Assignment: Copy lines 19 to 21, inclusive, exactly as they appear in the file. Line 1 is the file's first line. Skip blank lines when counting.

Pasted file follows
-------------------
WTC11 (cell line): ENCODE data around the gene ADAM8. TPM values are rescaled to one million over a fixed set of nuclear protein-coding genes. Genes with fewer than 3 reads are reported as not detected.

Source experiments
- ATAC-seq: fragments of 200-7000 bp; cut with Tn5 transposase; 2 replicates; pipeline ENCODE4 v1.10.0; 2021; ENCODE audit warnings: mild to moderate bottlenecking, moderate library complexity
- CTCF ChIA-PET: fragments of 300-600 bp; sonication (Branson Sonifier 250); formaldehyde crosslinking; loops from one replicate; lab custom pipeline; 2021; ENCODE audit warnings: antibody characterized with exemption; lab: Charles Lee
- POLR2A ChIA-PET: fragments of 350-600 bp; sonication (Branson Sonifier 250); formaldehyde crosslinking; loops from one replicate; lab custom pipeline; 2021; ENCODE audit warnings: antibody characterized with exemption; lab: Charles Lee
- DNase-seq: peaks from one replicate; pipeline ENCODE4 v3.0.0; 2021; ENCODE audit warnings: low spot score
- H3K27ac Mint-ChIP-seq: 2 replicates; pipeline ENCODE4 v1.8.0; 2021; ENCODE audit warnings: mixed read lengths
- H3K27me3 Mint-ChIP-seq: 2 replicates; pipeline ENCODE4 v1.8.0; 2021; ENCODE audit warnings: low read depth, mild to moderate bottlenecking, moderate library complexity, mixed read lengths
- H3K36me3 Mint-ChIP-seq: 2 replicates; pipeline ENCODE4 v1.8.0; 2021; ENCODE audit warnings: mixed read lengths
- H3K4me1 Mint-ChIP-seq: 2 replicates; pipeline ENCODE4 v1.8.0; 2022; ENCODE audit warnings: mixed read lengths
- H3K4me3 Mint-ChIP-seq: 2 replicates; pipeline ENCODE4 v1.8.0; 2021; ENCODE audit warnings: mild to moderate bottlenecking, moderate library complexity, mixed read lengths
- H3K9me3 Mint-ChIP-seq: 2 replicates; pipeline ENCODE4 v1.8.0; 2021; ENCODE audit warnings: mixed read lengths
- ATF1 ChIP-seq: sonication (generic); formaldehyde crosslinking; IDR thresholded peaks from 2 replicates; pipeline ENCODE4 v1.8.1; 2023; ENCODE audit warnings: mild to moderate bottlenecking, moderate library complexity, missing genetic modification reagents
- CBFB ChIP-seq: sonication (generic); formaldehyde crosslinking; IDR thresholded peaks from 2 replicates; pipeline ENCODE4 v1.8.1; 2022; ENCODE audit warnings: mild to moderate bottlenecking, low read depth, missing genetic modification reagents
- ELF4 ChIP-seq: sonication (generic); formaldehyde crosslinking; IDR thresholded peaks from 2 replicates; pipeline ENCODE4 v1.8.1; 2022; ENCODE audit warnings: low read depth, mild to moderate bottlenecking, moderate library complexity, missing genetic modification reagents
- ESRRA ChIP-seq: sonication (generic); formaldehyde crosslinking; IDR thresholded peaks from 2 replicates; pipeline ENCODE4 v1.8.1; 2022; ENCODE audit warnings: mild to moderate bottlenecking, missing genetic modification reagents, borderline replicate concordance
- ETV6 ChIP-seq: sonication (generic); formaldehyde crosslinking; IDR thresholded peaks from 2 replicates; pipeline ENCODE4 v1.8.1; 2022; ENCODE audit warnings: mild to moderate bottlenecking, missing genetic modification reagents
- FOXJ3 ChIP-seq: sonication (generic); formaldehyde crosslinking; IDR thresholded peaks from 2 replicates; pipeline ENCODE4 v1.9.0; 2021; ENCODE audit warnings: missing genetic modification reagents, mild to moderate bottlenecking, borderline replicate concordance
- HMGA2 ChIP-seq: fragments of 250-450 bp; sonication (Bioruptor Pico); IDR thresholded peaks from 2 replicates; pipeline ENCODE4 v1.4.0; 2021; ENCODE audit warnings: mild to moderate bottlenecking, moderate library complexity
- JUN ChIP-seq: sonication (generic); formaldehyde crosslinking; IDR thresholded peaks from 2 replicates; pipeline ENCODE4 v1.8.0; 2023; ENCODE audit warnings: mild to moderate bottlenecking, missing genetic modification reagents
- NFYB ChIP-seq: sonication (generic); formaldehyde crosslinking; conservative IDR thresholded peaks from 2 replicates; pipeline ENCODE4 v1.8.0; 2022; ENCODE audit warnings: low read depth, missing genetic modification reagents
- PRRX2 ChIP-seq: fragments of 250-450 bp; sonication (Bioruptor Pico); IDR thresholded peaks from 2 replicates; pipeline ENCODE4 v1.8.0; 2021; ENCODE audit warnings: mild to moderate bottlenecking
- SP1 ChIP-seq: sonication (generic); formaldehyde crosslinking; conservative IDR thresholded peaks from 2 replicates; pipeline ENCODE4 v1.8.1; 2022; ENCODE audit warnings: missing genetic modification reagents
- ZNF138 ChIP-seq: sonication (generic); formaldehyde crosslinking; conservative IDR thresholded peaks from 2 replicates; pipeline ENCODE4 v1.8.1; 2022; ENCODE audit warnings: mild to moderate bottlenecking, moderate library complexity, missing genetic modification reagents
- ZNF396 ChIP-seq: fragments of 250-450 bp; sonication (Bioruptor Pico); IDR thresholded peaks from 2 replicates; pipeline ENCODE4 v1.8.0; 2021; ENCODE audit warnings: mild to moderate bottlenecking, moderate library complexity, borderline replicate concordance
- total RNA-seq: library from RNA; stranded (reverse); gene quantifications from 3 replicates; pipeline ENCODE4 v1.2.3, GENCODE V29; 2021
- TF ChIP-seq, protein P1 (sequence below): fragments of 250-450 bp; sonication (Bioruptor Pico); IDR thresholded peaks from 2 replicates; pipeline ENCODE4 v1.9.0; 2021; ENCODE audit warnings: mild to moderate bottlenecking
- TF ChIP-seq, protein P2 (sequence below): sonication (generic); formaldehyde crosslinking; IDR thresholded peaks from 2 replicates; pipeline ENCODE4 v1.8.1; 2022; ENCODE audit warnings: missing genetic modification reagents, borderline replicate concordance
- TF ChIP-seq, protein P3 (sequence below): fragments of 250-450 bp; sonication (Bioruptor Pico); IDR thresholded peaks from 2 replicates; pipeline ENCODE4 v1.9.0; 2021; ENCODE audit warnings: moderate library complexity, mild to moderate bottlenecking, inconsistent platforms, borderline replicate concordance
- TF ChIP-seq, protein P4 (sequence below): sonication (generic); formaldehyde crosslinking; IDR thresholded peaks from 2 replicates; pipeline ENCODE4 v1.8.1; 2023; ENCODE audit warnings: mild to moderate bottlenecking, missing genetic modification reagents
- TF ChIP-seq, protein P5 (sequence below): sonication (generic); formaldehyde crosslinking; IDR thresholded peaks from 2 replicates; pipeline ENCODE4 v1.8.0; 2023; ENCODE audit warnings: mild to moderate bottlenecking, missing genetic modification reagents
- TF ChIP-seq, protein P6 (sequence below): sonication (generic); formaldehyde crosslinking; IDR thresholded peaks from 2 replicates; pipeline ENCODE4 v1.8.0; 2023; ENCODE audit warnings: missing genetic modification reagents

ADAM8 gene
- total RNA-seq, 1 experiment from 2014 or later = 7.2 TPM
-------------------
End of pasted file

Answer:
- HMGA2 ChIP-seq: fragments of 250-450 bp; sonication (Bioruptor Pico); IDR thresholded peaks from 2 replicates; pipeline ENCODE4 v1.4.0; 2021; ENCODE audit warnings: mild to moderate bottlenecking, moderate library complexity
- JUN ChIP-seq: sonication (generic); formaldehyde crosslinking; IDR thresholded peaks from 2 replicates; pipeline ENCODE4 v1.8.0; 2023; ENCODE audit warnings: mild to moderate bottlenecking, missing genetic modification reagents
- NFYB ChIP-seq: sonication (generic); formaldehyde crosslinking; conservative IDR thresholded peaks from 2 replicates; pipeline ENCODE4 v1.8.0; 2022; ENCODE audit warnings: low read depth, missing genetic modification reagents